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1960 P Bass Hum

Discussion in 'Pickups & Electronics [BG]' started by None 2 Pleased, Feb 25, 2013.


  1. None 2 Pleased

    None 2 Pleased

    Sep 13, 2012
    Over Here
    I have a 1960 P Bass that has a hum. All original. What is the best way and least intrusive way to help eliminate the buzz.
    I already have a high end cord and a David Eden bass amp.
    I have seen posts about lining the inside of the pickup cavity.
    Would I need to disconnect the pickups?(not going to happen)
    or can I still accomplish this without dismantling the pots/pickups? Best advice please.
     
  2. DiabolusInMusic

    DiabolusInMusic Functionless Art is Merely Tolerated Vandalism Supporting Member

    You wouldn't need to disconnect the pickups to shield. But you will need to do a proper shielding job to get rid of the buzz.

    This will entail putting copper foil tape inside the pickup cavity and control cavity. Possibly adding shielding to the pickup covers and grounding those to the control cavity shielding as well.

    I do not know about the long term effects of copper foil tape on nitro paint jobs, it is the only option though as conductive paint will certainly not come off any easier.

    Do you want to keep it vintage or do you want it have modern sensibility? Shielding will not be visible to others but any collector who may want to buy that bass is going to take the pickguard off immediately upon inspection and see the work.
     
  3. None 2 Pleased

    None 2 Pleased

    Sep 13, 2012
    Over Here
    This seems easy enough. Do chain music shops carry shielding or can I get the at the local hardware store? Radio Shack? Will I need to ground the pickup cavity to the control cavity? would I have to run a separate ground wire to accomplish the bonding of the cavities?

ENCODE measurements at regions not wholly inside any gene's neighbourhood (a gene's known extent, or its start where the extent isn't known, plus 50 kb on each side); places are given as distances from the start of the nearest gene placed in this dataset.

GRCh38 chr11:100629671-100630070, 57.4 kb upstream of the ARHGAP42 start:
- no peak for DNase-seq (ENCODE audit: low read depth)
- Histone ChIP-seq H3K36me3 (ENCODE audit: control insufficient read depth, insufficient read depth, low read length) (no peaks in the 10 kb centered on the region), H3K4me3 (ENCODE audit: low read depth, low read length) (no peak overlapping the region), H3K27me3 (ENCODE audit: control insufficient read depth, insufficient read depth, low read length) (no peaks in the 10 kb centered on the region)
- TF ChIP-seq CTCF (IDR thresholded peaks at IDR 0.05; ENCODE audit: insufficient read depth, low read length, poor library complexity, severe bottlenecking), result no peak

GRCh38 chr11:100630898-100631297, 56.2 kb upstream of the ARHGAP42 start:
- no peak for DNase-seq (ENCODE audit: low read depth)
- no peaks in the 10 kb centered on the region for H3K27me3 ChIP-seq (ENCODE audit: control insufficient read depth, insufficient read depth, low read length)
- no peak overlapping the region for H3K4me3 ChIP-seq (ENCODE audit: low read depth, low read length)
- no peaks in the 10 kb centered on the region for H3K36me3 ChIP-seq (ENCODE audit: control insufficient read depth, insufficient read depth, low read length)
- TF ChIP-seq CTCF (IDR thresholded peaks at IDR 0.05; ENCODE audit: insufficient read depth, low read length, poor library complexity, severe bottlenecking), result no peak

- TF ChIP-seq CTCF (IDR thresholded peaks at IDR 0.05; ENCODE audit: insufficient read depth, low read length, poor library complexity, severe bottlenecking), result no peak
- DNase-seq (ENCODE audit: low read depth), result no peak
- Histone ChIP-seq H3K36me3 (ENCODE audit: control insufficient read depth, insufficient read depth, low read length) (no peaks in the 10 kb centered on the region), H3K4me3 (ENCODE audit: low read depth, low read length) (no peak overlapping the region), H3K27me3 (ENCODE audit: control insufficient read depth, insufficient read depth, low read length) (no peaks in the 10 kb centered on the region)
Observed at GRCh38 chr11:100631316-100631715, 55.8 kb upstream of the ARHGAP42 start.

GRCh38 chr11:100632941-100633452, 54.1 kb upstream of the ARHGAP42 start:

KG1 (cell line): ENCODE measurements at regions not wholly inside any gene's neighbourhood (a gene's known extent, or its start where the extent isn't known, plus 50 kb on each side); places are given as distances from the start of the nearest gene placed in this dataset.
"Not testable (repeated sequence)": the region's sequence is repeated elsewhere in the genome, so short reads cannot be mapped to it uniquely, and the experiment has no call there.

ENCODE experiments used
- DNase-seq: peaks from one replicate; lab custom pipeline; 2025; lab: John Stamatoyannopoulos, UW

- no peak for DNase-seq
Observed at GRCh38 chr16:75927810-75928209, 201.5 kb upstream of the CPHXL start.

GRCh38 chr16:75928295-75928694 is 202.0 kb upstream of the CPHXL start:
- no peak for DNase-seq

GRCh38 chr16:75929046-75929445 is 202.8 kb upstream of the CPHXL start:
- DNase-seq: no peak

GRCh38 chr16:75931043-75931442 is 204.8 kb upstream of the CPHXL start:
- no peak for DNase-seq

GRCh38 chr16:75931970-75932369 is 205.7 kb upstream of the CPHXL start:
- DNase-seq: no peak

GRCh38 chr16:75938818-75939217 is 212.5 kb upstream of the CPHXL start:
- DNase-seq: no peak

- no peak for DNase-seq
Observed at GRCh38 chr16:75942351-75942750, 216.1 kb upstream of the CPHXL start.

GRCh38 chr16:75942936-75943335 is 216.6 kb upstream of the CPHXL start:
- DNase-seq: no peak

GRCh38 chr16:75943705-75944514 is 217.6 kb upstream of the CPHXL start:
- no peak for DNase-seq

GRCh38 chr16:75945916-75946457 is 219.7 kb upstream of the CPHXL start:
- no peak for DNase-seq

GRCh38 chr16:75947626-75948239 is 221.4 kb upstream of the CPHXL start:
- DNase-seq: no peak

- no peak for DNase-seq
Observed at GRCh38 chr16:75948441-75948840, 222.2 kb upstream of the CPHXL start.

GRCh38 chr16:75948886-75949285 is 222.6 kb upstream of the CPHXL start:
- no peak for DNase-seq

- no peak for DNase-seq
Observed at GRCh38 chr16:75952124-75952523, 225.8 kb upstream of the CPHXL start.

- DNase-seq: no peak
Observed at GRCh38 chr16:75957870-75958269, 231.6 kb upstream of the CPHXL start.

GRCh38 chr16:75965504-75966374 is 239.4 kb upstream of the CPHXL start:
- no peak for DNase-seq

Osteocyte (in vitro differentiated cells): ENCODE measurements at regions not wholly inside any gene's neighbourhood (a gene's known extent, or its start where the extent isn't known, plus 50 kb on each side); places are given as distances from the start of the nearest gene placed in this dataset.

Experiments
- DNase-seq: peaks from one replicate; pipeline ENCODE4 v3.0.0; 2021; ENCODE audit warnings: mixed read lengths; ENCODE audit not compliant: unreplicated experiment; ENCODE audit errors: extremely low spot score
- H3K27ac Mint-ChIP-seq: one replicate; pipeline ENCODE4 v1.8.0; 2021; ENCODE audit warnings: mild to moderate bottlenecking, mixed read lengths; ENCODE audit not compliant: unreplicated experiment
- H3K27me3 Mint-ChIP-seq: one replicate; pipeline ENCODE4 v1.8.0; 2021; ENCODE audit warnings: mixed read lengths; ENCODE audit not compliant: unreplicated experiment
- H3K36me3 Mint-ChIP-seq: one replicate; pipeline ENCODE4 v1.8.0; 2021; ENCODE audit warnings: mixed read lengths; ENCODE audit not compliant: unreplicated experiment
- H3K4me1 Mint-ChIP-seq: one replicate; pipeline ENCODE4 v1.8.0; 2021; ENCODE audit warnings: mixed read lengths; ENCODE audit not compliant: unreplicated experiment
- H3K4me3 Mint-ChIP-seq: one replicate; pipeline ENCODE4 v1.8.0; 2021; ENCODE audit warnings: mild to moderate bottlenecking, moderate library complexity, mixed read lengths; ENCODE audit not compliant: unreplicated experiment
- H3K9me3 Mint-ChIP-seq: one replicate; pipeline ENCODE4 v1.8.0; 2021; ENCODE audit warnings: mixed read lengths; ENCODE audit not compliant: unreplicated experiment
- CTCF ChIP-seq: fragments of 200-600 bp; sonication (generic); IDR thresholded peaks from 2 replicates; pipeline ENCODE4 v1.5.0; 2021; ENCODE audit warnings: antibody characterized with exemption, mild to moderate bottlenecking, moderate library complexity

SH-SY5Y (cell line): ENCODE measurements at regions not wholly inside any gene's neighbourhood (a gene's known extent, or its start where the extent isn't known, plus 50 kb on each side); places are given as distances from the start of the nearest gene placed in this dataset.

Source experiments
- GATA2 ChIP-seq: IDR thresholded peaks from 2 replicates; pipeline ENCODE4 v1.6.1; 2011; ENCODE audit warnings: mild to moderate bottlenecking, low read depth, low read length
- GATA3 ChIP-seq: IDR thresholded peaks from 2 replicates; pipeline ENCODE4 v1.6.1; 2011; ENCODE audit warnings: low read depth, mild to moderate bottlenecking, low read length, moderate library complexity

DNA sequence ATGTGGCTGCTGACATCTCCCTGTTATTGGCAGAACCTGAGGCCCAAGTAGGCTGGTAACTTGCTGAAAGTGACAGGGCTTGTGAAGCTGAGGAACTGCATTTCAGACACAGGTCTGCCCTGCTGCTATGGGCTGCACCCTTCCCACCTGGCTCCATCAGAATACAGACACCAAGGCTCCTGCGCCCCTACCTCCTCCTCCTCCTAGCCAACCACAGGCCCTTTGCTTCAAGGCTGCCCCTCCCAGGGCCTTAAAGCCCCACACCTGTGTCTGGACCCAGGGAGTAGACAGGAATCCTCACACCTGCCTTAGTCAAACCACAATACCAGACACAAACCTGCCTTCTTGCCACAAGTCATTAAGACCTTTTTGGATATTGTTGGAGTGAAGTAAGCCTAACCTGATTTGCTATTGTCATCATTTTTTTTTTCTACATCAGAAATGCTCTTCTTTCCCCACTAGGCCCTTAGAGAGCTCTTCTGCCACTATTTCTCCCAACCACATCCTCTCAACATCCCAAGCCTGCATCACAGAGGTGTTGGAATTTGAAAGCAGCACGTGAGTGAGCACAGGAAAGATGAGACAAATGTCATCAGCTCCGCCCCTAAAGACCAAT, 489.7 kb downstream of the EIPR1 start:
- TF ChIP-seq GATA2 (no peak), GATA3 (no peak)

Love the bass except for the hum and the natural refinish. (see other thread)

    Oh yeah, it's a little heavier than my old P-Bass Lyte.
     
  4. Hopkins

    Hopkins Supporting Member Commercial User

    Nov 17, 2010
    Houston Tx
    Owner/Builder @Hopkins Guitars
    I wouldn't count on shielding to solve your hum problem. It is a hum canceling pickup so it should be pretty quiet. I would check to see if you have a grounding issue first.
     
  5. 4StringShooter

    4StringShooter Banned

    Jun 26, 2011
    London, Ontario, Canada
    GBX Member #1
    GROUND the BRIDGE better !!!!
     
  6. DiabolusInMusic

    DiabolusInMusic Functionless Art is Merely Tolerated Vandalism Supporting Member

    If your buzz goes away when you touch metal/strings/bridge you %100 have a shielding issue, a grounding issue would get louder when you touch metal. Typing it in capitals doesn't make a wrong answer any more correct. This will resolve your issue. I assure you.

    OP, you can source copper foil tape locally from stained glass supply shops. Yes you might have to add a wire to ground the cavities, you might not. Just ensure you do the pickguard over the screw holes and the body over the screw holes. When you screw it down it will pierce both sets of foil for maximum contact.